Some basic taxonomy


Exams are back. Or, we’re back at exams. There are a few distinct species of medical student who emerge at this time of year. Here’s your handy guide to recognising them:

The super-competitive one.

Says: “I was in the library ’til 1am last night, then my housemates and I went through all the Parkinson’s plus syndromes before practicing the hip, knee and elbow examinations. Do you know the chemotherapy regimens for myeloma? They’re easy, I did them this morning.”

Found: on the ward or in the common room, discussing rare syndromes with other members of same species. Usually wears shirt, ID badge, stethoscope and smug smile.

The self-depreciating panicker.

Says: “Oh my god, I’m definitely going to fail. I spent all of yesterday looking at cardiology and I can’t remember ANYTHING!”

Found: in the library, semi-visible behind huge pile of books, notes, highlighters and can of energy drink. Wears stressed expression.

The overly nonchalant one.

Says: “Oh yah, whatever, I never do that much revision. I was playing rugby/trampolining/running a half marathon yesterday. I got 82% last year though.”

Found: having a coffee and chatting loudly at table next to self-depreciating panicker.

Note: no matter which species you identify with, or even if – god forbid – you think you’re normal, it is never ok to adopt either an a) non-competitive or b) contented demeanour. Think revision sucks but you’ll probably be ok? Nope, no way. It’s just not said.

Me? Well, I’ve clearly developed a fetish for post-it notes and have pink and green spots swimming in front of my eyes. Now, what’s that syndrome called again?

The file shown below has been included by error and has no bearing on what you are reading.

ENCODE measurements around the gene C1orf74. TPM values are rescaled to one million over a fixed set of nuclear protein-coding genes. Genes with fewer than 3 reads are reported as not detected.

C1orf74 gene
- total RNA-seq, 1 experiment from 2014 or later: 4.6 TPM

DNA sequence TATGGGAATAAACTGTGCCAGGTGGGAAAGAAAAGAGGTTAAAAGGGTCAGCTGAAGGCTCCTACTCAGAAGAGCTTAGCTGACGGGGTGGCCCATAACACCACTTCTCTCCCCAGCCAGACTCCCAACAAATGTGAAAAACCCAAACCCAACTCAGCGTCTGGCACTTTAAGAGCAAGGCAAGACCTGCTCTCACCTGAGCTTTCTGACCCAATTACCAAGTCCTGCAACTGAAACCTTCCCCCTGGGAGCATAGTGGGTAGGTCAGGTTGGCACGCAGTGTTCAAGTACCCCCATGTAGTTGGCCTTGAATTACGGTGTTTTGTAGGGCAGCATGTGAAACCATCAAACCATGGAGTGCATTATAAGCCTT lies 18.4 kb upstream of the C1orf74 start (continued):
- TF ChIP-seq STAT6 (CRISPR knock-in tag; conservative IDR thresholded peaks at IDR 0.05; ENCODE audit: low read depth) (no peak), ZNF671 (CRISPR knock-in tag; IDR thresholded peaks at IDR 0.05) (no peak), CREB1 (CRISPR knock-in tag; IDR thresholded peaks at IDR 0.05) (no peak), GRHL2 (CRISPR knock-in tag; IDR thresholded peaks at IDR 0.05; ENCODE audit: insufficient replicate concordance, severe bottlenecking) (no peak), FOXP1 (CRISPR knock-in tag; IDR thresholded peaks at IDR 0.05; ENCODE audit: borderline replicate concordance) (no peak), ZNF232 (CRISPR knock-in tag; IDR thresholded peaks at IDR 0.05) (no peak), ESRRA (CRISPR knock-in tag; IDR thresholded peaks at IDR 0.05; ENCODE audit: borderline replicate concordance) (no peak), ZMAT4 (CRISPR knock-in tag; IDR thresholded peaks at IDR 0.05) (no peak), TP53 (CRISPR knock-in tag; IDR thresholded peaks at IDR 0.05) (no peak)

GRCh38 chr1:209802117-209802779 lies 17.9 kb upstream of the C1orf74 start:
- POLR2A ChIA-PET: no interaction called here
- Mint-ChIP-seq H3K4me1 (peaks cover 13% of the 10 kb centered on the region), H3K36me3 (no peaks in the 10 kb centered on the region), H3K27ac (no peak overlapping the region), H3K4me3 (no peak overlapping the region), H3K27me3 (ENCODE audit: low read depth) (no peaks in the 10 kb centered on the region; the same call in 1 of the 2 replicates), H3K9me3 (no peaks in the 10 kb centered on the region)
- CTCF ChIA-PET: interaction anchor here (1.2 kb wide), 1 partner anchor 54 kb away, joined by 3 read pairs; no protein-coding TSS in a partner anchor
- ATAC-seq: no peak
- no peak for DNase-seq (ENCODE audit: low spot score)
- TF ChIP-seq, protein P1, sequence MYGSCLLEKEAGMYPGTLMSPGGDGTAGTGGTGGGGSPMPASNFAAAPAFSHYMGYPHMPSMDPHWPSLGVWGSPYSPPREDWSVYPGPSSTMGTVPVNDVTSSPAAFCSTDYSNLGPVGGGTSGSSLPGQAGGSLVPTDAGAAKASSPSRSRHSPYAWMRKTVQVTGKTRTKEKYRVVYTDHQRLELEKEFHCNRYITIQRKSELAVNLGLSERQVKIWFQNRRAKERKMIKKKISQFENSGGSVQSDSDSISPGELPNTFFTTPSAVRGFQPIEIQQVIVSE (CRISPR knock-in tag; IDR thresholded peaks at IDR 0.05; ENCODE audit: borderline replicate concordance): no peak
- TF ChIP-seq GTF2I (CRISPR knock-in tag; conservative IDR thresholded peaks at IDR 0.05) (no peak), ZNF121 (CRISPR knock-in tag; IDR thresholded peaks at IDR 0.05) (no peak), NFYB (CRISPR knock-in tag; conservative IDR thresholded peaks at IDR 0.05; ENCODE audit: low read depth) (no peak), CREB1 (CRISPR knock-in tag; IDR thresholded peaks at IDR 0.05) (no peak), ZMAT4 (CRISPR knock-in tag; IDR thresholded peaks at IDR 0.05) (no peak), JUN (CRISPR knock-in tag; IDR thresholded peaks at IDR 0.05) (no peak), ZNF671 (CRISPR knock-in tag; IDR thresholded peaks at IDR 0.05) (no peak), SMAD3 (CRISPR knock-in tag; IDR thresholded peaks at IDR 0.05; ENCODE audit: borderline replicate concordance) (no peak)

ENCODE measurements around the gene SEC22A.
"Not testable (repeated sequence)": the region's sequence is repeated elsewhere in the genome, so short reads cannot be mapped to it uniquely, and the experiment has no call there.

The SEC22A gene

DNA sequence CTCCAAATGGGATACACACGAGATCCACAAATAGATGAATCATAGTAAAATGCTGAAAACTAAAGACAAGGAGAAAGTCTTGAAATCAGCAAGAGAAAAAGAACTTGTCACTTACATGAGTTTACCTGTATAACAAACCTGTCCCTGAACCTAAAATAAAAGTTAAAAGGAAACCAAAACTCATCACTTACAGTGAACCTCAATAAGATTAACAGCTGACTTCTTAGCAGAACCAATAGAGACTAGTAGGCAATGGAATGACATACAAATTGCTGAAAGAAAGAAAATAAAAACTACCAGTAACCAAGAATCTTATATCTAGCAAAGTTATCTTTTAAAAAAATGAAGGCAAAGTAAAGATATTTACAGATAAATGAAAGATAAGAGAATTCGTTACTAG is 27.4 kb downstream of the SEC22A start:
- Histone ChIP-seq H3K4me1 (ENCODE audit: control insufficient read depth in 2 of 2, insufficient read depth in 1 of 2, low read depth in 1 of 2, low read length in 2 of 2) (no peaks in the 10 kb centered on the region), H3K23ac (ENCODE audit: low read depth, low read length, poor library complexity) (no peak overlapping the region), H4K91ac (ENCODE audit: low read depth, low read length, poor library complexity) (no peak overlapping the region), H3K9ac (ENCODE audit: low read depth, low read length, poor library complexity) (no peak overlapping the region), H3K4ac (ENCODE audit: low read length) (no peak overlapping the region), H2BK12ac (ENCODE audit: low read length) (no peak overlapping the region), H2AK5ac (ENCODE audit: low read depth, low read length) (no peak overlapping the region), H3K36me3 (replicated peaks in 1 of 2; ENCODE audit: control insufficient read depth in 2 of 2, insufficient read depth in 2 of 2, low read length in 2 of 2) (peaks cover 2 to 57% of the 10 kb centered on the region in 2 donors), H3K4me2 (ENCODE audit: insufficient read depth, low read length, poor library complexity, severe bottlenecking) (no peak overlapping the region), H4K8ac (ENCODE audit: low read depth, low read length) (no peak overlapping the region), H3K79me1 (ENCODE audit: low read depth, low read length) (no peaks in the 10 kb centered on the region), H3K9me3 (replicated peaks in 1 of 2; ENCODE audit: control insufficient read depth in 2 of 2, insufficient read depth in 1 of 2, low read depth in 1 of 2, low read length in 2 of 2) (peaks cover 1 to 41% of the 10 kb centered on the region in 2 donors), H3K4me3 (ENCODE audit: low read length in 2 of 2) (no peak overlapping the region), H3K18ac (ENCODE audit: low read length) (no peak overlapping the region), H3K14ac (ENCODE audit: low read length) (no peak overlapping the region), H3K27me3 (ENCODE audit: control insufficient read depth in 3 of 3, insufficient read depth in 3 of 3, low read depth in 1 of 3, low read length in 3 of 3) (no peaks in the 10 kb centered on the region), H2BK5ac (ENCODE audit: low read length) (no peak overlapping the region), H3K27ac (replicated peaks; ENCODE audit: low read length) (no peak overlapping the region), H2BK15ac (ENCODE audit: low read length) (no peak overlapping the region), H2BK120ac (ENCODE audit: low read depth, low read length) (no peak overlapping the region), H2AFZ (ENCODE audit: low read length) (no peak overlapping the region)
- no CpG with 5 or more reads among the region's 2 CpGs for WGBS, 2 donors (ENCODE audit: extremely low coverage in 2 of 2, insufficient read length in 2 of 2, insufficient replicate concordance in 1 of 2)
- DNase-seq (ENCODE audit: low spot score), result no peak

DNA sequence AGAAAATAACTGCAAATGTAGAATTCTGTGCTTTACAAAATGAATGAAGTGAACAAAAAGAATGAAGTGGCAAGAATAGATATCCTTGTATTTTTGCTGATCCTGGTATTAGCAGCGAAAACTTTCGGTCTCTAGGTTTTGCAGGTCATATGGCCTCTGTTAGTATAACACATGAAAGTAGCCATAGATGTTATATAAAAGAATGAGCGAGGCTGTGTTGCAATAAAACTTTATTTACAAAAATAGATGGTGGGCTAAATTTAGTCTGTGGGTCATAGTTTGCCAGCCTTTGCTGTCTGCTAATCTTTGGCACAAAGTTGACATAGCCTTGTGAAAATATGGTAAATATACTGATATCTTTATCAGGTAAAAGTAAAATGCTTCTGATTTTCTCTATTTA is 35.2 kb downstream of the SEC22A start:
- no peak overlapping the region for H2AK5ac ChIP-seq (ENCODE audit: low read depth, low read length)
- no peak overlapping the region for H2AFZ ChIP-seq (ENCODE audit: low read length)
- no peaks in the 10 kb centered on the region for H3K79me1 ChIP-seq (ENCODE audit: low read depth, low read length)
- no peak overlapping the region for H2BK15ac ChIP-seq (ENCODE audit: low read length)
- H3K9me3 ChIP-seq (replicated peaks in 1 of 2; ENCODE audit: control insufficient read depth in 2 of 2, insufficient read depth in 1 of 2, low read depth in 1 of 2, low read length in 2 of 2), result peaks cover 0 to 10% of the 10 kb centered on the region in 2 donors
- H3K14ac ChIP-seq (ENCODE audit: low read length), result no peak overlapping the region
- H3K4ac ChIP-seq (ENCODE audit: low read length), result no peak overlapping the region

9 thoughts on “Some basic taxonomy

  1. This is so very true.
    Also, I adore your post-it notes. When I was in med school, I had a couple friends who along with me were all obsessed with post-its. We once had an entire lab room donned in various post-its (ourselves inclusive) while studying for neuroanatomy. I wish I had photographic evidence.

  2. What about that one that claims not to study at all, then answers ALL the questions correctly on ward rounds, does really well in exams, and their housemate confides in you that they secretly study ALL THE TIME. We have some of those.

  3. I remember all that, staying up so late and panicking. I never used sticky notes in the early days but those little cards that came with plastic boxes from WHSmith or mind maps on A4 sheets of paper. Those were the days…

    The last exams I completed were the member ship exams – studying was a luxury completed at work and in between shifts, on tube, anywhere I could standstill. Really appreciated then, all the time I had available as a medical student!

    • 🙂 You made me realise how lucky I am to have to time to study – thank you! Even though it’s quite hellish at the time, I can’t imagine doing it after a long day at work.

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